The problem is that if an event occurs that causes one of the valves to fail, the other three may simultaneously fail for the same reason. In that case, the cabin would experience sudden catastrophic loss of air pressure. Since irreparable brain damage can occur after four minutes without oxygen, and since it takes two and a half minutes to descend from 420 to 250 (where ambient air is breathable), the flight crew would have to notice the problem and begin the descent within ninety seconds -- and among the first symptoms are inattentiveness, poor judgment, and loss of motor coordination (as I can attest from personal experience).
Any delay could result in neural damage or even death among hundreds of passengers and crew... and could even result in the aircraft crashing, if the pilots pass out: loss of cabin air pressure is considered a primary cause of a crash of a Boeing 737 over Greece this last August.
Once TTTech changed to the new valve design, they were obliged to report that change to the testing agencies, who might have to begin certification all over again. Mangan charges that the team failed to get the new design recertified, which could have taken as long as two years; the A380 was already six months behind schedule and $1.8 billion over budget. Instead, Mangan alleges,
TTTech falsely classified its micro-chip as a simple "off-the-shelf" product already used in car valves in order to except it from elaborate testing rules, he claimed. This would breach both EU and US law on aircraft regulation. "I refused to sign off on the test results, but TTTech went ahead anyway," he claimed. The key papers relate to the TTPOS operating system and were allegedly dated August 24 2004.
A number of agencies appear to have accepted or seriously considered Mangan's charge, which he first made in September 2004; he first raised the issue with the European Aviation Safety Agency (EASA), the EU equivalent of the Federal Aviation Administration here in the United States.
[O]fficials at the air safety watchdog EASA said they took the concerns "extremely seriously". An EASA source told the Telegraph that the agency was "able to confirm certain statements by Mr Mangan".
A probe - conducted by the French authorities for EASA - allegedly found that TTTech was "not in conformity" with safety rules and had failed to carry out the proper tests. The key microchip was deemed "not acceptable". EASA instructed Airbus to sort out the problem before the final certification of the A380 next year. It is unclear whether this has now been done. EASA has refused to comment publicly on the details of the dispute, prompting concerns at the European Parliament. Eva Lichtenberger, an Austrian Green MEP, wrote an "urgent" letter to the agency last month demanding "prompt and extensive information on the matter".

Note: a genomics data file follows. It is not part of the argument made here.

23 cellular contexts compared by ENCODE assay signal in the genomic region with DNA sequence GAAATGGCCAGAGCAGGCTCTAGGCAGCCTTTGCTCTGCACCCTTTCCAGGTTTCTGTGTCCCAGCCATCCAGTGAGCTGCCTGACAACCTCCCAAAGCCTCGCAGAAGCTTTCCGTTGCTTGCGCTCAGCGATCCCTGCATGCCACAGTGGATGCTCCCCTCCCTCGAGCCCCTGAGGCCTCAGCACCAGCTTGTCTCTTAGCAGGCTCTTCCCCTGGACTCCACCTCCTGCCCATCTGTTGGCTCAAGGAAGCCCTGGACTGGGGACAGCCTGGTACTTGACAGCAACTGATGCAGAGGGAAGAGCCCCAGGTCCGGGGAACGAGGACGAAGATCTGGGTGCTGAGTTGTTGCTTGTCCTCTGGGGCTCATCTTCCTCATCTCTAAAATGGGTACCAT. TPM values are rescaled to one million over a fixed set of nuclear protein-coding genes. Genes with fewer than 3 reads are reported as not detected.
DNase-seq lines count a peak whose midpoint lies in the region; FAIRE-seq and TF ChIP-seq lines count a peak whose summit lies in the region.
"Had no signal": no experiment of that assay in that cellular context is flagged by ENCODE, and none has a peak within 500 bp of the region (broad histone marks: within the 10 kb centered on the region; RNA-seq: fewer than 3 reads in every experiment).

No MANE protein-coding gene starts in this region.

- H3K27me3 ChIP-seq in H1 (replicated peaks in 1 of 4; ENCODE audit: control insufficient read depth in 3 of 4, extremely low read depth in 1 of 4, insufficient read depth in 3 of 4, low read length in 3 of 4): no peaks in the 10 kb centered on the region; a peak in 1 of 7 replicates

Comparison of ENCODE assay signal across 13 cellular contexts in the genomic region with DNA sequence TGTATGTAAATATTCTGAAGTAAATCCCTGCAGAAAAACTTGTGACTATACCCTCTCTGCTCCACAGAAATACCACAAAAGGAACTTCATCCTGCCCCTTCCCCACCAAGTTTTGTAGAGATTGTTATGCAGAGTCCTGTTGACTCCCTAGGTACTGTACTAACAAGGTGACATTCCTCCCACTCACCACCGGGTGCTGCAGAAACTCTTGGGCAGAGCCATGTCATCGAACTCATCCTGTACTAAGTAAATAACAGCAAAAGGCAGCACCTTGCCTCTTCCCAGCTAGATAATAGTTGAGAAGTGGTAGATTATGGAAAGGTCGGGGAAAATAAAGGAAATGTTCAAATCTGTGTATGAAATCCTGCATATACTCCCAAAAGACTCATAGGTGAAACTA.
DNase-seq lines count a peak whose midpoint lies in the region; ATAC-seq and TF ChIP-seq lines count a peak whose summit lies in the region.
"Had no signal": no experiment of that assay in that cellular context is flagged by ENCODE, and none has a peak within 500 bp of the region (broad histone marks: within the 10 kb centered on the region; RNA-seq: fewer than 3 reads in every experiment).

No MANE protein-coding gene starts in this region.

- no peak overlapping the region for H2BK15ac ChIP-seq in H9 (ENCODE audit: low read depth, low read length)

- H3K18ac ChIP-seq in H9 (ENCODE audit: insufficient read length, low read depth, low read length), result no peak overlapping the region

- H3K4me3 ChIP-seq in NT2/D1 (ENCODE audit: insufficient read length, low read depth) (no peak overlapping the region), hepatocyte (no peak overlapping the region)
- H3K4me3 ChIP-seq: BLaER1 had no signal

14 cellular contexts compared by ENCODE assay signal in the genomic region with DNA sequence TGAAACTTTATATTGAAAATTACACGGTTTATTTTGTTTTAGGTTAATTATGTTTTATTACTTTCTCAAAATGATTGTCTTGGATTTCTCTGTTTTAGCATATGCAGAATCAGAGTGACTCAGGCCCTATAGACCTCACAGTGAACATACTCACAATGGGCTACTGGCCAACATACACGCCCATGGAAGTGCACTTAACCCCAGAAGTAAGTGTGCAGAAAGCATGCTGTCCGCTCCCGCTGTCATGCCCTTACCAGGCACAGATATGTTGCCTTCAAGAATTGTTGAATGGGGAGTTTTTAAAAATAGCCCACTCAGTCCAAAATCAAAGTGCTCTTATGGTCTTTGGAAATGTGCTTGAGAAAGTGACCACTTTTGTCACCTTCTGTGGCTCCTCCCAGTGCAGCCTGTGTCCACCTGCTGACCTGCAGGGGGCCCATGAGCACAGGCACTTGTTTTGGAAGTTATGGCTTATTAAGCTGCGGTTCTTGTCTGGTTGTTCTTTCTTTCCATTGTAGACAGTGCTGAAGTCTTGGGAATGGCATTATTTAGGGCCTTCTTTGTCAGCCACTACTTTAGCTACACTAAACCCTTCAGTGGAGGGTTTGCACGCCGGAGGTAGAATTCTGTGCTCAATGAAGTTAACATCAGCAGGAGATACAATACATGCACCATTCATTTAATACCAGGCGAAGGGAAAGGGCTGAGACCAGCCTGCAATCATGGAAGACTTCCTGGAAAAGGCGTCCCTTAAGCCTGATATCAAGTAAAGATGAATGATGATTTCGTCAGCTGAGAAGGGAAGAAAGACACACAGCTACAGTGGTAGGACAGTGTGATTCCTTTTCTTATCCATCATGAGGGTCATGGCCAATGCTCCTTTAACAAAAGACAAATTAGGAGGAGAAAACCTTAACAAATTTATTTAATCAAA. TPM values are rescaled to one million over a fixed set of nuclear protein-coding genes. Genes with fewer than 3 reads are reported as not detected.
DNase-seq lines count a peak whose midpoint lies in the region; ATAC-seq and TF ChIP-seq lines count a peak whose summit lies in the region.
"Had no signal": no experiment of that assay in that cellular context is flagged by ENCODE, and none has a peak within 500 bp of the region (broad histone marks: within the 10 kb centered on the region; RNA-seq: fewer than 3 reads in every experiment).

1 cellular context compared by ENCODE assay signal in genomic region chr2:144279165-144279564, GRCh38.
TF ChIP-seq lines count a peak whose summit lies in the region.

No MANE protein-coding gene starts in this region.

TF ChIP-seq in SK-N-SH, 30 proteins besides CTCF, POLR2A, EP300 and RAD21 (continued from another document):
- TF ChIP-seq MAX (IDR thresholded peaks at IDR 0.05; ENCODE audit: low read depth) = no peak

Had this chain of events happened in the U.S., the FAA would immediately have frozen deployment of the aircraft until the issue was investigated. Several agencies would have gotten themselves involved and there might even have been hearings in the Aviation subcommittee of the Senate Committee on Commerce, Science, and Transportation. (In fact, such hearings might still be a good idea before A380s are allowed to fly in the United States.)
Instead, the response in the European Union was markedly different. TTTech filed a lawsuit alleging both civil and criminal defamation under Austrian law, and the judge in the case issued a gag order, which Mangan says prohibited him from talking even to the EASA or other aviation safety officials. While the trial drags on, the A380 is nearing debut -- without any changes, corrections, or retesting done on the valve system, Mangan says.
This violates my duty to the public. People could die on that plane if they don't fix the problem," he said.
TTTech denies that there is any problem and denies that any of its elements covered up or failed to disclose any significant design changes. They say that Mangan has inflicted "severe damage" to their corporate reputation by making unsubstantiated claims about safety problems. They refer to him as disgruntled, say he never fit into the team, and that he is motivated by revenge.
There seems little interest within the European political community in helping Mangan defend against the criminal charge or even to evaluate his claims, despite support from the EASA. He is bankrupt, was fined $180,000 (which he could not pay) for violating the gag order, faces a year in jail for that violation -- and still faces the possibility of even more time in jail or prison for speaking out in the first place, even before the gag order.
Too bad. If only he had thought to embed his charges inside a diatribe against George Bush, as Joe Wilson did, the EU would hail him as a Hero of the People.